Thread Rating:
  • 0 Vote(s) - 0 Average
  • 1
  • 2
  • 3
  • 4
  • 5
Kids can't use computers (don't think they can!)
#1
Excellent blog to read in your spare time... Blowing up the myth that kids and teens are all computer experts baffling their parents with PC fixing skills.

Kids can't use computers And This Is Why It Should Worry You
Reply
#2
Great article! Once you get past the cutsy first half, he get serious and makes perfect sense. Thanks Fred. S5
___________________________________________________________________________________________________
"INSIDE EVERY PROGRESSIVE IS A TOTALITARIAN SCREAMING TO GET OUT" - David Horowitz

Reply
#3
My kid decided to remove the 'skin' on his notebook the morning of the day he needed his computer for school (they are now required for all work at his school). I heard a flutter of activity upstairs including howls, shouts and screams. Then the inevitable DAD!!?? "There is a funny picture on my display and I can't make it go away ... a bunch of lines and stiuff" ... Totally shattered the LCD when torquing the display to get the 'skin' off. Had to overnight an LCD assembly to get him up and running the day after. Those damn little 'ultra-portable' machines are thin and light for a reason ... but there's a nasty compromise.
"Democracy is the theory that the common people know what they want and deserve to get it good and hard."
-- Henry Mencken
Reply
#4
(09-11-2013, 09:09 PM)mr_yak Wrote: My kid decided to remove the 'skin' on his notebook the morning of the day he needed his computer for school (they are now required for all work at his school). I heard a flutter of activity upstairs including howls, shouts and screams. Then the inevitable DAD!!?? "There is a funny picture on my display and I can't make it go away ... a bunch of lines and stiuff" ... Totally shattered the LCD when torquing the display to get the 'skin' off. Had to overnight an LCD assembly to get him up and running the day after. Those damn little 'ultra-portable' machines are thin and light for a reason ... but there's a nasty compromise.

Have you held him accountable for that little bit of brilliance? S13
___________________________________________________________________________________________________
"INSIDE EVERY PROGRESSIVE IS A TOTALITARIAN SCREAMING TO GET OUT" - David Horowitz

Reply
#5
In process ...
"Democracy is the theory that the common people know what they want and deserve to get it good and hard."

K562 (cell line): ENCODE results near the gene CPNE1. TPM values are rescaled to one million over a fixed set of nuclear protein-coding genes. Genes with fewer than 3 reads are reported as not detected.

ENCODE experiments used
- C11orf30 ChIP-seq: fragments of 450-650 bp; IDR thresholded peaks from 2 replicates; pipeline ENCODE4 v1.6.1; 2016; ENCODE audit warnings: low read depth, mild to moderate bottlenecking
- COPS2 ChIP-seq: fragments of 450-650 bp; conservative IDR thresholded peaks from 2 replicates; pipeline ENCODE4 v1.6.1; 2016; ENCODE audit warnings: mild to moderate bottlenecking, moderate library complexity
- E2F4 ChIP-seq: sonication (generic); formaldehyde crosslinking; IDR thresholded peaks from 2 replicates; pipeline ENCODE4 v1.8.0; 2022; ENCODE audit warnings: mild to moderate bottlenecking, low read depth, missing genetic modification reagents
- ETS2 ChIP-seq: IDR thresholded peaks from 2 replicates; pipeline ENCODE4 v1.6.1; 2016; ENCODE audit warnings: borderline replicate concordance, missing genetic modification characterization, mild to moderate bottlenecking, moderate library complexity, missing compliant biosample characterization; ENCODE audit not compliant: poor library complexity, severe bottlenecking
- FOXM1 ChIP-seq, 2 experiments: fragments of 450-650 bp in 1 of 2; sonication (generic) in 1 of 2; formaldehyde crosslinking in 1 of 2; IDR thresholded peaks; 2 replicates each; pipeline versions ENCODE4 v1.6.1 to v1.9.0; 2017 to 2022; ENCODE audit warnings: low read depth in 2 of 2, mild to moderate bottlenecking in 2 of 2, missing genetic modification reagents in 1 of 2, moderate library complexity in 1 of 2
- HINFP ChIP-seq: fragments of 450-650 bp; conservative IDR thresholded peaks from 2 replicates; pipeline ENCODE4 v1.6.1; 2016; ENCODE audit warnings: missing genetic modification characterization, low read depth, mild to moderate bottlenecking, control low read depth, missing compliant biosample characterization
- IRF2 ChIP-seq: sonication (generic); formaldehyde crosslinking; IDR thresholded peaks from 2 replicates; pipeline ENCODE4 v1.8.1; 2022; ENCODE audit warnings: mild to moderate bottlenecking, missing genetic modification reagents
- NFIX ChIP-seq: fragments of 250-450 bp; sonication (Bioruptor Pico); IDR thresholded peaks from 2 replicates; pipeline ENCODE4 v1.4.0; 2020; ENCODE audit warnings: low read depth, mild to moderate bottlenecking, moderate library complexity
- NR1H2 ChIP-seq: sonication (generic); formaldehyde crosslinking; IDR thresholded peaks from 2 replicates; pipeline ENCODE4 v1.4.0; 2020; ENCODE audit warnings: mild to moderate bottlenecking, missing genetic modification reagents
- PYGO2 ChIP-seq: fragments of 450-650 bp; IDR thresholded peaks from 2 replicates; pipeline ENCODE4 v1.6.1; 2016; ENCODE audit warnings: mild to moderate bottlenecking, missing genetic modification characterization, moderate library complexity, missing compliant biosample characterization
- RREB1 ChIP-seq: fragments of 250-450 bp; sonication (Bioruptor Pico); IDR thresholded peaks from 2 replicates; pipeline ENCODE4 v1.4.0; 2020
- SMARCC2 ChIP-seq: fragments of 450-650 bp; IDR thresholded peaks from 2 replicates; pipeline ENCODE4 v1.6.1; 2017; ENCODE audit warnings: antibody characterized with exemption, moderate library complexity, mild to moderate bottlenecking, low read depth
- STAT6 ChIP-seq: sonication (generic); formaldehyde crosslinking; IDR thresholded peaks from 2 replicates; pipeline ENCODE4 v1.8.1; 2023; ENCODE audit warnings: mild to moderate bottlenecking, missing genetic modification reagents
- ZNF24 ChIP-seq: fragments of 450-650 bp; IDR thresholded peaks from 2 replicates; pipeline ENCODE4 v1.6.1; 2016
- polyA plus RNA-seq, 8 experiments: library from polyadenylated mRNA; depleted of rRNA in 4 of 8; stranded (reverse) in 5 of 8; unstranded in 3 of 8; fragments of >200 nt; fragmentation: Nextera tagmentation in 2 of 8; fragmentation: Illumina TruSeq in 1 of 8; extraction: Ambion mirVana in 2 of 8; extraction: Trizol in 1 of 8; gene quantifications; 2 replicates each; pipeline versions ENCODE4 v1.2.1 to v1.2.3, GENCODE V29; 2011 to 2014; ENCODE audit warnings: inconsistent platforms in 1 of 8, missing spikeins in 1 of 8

-- Henry Mencken
Reply
#6
When you know yourself about computers (it's of course peremptory) it's easy to teach others what you know.

I learned, out of the blue, the basic of HTML and Web desing and technical stuffs about owning a website.

Then one day my whife asked me if I could make a website for her job. (Or I offered her to do it, I don't remember...)

I told her "I can... and I can do even more: I can teach you how to modify and update this website"

It took me less than one hour to show her how to open an HTML file in Notepad++, press the "3½ Floppy Disc" icon to save it localy and then copy it to the website server with WinSCP.

Now she updates her website herself, and she is not calling me everytime there is a typo or a text is too large.

Now I'm glad she is not losing her time with Joomla or similar...
Reply
#7
Hehehe..., WAY too much fun stuff in that article, thanks for sharing! S22

Reading this made me think of the conversation that I had with my soon-to-be 21-yo daughter during the family Easter Day dinner (she is currently studying Computer Game Development at Uni) regarding the World Wide Web. We were discussing her school work, and whatever it was we were talking about at the time prompted me to mention the "fun fact" that the World Wide Web as we know it has only been around since the early nineties really, and that hubby (her stepfather) was involved in some pretty serious discussions regarding the ROLLOUT of it way back when (I think it might have been Java programming we were discussing..., hubby was at Sun Microsystem's release party for Java way back when, I know I mentioned that, Little Richard performed and whatever). She then looked at me with those big blue eyes and said:

"...but that can't be..., didn't the World Wide Web start with the military using it in America like back in the sixties or something?"

I shook my head, smiled and watched her go "blank" as I told her about something called the INTERNET (d'oh! S6 ) and ARPANET, and then my brother chimed in and mentioned a few really old operating systems, and his wife remembered an old web browser they had used when SHE was able to "go online" for the first time at school in the mid nineties, and pretty soon all of us "old farts" were discussing all kinds of computer related stuff (like the fact that Google didn't exist until 1998) that she SO did not know about.

In her defense, I wouldn't have known an awful lot about these things either if hubby hadn't started working with computers "back when the dinosaurs still roamed the Earth"..., and she DOES know quite a bit about computer game development and programming and so on and so forth, so she's not COMPLETELY clueless.

It's still kinda fun to be able to blow her mind every once in a while! S13
Reply
#8
The advantage of us, 40 or 50 y.o. +, is that we know that something exists beside facebook and google and skype because we have lived without it before.
We also know more how a computer works and it didn't change much in 20 years, realy.
I the screen reads that it's ok it doesn't mean it forcibly ok. S5
Reply
#9
There was a time when upgrading a computer or harddrive often required a solder iron and most manufacturers did not have their drivers & config software on systems that were connected to the Internet. Things started getting better when Windows came into being.
Reply


Forum Jump:


Users browsing this thread: 1 Guest(s)